Getting the pig into the picture required some nonstandard manipulations to break the repeating motif of trees and insert a single pig. (The pigs get to eat any fallen fruit while keeping the soil in good condition.) Balancing the scale of the pig with the trees and getting sufficient detail was a bit of a challenge. Luckily, folk art allows one to relax the rules to achieve the proper whimsical result.
In general, I love to create weavings that perplex the viewer due to their perceived complexity … which is not necessarily their actual complexity.
While I am in the process of setting up an online selling venue at Etsy, it is not complete
yet. I am on Instagram at @xweaverwarped.
I’ve always been interested in making art, reading and writing. I was fortunate that my family though dirt poor, encouraged me at every turn. When we planted our vegetable garden, I was allowed to grow gladiolas. My dad painted a bedroom wall pink so I could draw flowers on it. My grandmother bought me a set of encyclopedias from a traveling salesman paying pennies weekly. One aunt taught me crocheting while another set up a space just for me to use her sewing machine and my granddad taught me fine stitching by repairing his work clothes. He was a coal miner. His work clothes were torn and well work overalls. So making art isn’t so much what I do, it’s really a large part of who I am.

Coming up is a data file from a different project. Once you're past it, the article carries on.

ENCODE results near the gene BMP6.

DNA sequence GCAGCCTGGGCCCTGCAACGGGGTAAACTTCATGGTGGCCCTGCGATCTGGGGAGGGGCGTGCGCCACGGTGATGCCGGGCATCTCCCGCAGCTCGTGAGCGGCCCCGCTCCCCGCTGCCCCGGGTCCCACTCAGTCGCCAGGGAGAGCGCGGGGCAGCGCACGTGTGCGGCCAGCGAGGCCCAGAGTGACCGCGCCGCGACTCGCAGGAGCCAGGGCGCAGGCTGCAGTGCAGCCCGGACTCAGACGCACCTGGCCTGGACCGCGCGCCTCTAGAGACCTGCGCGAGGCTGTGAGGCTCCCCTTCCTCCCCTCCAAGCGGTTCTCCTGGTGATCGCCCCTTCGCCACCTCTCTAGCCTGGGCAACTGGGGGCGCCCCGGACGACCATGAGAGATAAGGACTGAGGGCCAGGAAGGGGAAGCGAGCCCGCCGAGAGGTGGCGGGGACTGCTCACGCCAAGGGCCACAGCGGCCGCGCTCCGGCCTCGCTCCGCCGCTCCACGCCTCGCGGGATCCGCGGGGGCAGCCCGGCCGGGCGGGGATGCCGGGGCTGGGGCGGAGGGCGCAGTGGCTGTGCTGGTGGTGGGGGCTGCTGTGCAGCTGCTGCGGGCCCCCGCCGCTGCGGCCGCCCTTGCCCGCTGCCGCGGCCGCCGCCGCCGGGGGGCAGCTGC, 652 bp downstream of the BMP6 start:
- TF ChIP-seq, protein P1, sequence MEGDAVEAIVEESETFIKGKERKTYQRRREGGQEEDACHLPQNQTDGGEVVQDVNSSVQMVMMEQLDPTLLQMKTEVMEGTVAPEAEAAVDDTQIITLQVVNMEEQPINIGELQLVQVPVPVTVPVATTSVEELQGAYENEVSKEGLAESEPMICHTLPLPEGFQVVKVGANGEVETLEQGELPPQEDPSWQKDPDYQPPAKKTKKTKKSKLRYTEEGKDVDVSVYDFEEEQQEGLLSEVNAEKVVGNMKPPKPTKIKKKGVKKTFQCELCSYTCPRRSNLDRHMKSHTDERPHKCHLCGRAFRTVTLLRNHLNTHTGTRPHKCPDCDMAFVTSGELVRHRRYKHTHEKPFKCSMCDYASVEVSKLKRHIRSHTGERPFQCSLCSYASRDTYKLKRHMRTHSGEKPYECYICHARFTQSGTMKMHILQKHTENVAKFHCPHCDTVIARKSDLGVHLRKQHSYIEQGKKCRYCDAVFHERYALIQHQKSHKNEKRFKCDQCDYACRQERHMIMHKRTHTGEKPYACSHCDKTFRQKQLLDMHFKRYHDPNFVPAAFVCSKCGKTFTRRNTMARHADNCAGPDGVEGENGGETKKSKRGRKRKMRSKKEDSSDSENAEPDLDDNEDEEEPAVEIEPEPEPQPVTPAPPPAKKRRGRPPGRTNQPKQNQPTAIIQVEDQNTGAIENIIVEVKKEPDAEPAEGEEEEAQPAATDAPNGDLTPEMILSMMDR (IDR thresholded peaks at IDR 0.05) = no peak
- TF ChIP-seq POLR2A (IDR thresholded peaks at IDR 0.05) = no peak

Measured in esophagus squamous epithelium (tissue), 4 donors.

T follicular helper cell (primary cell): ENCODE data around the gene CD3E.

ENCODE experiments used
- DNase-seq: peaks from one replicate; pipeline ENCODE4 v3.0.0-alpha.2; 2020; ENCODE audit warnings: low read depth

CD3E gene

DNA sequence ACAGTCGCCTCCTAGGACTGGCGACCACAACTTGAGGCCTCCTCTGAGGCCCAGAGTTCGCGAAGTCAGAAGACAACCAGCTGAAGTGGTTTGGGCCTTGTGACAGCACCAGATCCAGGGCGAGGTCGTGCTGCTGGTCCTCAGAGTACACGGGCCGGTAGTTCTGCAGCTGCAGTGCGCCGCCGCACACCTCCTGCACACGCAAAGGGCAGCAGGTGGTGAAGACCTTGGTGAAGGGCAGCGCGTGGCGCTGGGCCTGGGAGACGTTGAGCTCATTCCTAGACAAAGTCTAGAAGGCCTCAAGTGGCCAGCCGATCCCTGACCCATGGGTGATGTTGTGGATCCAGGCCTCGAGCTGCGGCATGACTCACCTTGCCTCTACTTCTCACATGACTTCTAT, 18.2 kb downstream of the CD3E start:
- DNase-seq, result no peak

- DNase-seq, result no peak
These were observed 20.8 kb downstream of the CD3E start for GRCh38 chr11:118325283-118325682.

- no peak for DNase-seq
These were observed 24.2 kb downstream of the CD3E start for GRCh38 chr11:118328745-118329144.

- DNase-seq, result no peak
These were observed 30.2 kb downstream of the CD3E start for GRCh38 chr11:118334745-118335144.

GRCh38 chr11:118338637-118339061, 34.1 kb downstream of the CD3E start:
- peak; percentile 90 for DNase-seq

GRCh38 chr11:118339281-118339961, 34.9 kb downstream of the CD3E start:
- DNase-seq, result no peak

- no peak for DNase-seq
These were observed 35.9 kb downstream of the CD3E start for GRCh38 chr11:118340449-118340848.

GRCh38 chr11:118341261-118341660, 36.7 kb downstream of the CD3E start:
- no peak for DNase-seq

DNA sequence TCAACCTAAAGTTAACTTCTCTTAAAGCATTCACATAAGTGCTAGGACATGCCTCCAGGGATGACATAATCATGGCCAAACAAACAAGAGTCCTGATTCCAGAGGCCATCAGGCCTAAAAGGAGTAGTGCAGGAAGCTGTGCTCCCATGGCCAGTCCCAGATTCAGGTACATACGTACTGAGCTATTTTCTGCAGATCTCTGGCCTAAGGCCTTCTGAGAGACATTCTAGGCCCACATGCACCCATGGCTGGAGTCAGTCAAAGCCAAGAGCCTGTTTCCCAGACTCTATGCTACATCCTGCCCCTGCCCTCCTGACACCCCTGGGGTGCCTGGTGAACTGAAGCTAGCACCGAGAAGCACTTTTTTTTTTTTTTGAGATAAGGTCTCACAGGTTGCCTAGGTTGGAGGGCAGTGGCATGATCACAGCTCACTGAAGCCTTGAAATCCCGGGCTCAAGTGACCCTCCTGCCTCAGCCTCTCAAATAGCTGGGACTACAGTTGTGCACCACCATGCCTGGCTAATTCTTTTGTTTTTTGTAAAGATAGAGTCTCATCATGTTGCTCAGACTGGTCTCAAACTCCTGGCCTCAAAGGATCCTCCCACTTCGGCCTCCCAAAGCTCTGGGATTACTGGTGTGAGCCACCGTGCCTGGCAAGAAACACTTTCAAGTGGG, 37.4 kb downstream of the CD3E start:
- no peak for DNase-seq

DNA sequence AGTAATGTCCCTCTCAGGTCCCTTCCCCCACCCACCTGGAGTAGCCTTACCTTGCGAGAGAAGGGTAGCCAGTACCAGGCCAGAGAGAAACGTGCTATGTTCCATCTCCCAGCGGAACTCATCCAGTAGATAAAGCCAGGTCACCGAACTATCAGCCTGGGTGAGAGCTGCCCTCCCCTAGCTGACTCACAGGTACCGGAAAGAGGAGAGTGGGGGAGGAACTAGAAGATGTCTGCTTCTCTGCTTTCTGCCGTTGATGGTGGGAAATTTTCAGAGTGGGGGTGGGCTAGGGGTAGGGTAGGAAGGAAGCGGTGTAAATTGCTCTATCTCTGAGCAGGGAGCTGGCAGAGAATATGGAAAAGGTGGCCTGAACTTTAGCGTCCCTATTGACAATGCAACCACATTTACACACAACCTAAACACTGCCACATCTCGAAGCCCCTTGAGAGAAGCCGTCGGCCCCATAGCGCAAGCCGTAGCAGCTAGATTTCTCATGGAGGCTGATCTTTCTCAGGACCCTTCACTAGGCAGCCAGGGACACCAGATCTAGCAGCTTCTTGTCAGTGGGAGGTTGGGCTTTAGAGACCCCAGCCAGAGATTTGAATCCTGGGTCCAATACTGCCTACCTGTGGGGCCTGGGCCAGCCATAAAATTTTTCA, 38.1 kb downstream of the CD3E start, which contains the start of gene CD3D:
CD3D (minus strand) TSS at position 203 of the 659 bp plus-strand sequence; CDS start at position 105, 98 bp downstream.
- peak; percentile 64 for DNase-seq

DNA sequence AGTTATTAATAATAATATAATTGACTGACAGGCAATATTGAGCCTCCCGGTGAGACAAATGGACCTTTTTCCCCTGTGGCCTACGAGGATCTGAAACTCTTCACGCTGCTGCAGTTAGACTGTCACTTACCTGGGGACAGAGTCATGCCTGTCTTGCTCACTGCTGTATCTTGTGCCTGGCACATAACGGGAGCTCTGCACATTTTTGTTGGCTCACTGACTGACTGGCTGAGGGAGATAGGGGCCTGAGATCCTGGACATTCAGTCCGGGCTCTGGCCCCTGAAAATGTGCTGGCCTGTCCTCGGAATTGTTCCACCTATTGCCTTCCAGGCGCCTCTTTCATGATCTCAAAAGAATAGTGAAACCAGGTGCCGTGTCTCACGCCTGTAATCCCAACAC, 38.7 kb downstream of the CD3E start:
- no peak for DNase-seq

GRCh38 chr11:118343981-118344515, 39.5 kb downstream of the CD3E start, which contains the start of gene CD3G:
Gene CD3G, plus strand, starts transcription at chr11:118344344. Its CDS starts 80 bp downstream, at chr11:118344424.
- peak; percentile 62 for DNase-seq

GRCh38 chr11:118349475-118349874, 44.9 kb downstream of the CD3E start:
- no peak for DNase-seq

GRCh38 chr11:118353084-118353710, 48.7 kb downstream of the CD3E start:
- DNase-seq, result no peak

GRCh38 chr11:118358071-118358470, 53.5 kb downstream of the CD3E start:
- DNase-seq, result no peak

Though much of my energy has been focused on weaving, I also spend a lot of time quilting and eco dyeing. I encountered references about indigo while researching a book I was writing at the time about slave weavers and how they carded fiber, spun, dyed and wove a wide range of household items for plantation owners. I did not know before this that indigo still grows wild in some parts of the south. I am very protective of two indigo plants I’ve been nurturing along, whispering to them that snow isn’t really that bad!
The two pieces in the show are a reflection of two dyeing approaches. Though very different, the fiber reactive piece and the indigo dyed piece both speak to my trying to capture a sense of time and how I think of movement between dimensions as timeless and endless. The Evolution depiction, while moving up from water’s depth towards the surface, is still earth-bound. The Portal depiction feels less tied to earths grasp. When people view these pieces I would like for them to acknowledge, as I try to, things past without clinging or lamenting, and be hopeful and unafraid for things to come.